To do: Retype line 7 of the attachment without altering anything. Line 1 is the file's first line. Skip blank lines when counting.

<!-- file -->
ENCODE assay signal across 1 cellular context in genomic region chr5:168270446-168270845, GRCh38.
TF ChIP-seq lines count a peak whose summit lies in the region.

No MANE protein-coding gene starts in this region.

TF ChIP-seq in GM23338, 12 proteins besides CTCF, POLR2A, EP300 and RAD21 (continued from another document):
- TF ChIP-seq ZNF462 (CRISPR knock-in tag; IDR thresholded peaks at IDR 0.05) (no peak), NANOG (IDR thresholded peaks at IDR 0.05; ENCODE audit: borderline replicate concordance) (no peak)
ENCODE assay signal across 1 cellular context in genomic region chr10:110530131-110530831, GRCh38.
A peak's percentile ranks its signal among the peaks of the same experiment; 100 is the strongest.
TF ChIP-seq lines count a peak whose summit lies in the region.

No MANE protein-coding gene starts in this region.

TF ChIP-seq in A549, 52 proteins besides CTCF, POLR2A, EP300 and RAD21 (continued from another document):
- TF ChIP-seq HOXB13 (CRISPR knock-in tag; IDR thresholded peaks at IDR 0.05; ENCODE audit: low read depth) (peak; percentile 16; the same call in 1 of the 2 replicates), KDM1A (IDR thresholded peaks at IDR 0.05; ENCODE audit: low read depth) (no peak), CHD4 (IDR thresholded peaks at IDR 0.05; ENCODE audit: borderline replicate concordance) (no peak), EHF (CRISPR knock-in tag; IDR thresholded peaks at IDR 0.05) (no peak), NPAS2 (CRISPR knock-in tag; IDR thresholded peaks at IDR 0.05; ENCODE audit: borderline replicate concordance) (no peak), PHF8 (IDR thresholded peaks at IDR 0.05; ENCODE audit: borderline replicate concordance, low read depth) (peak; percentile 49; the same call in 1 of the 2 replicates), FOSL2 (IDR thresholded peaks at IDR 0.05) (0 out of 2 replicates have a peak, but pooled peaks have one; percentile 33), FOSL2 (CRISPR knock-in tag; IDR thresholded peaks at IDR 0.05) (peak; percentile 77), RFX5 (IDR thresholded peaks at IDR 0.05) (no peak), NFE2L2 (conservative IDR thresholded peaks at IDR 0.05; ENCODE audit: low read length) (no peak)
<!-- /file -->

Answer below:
A peak's percentile ranks its signal among the peaks of the same experiment; 100 is the strongest.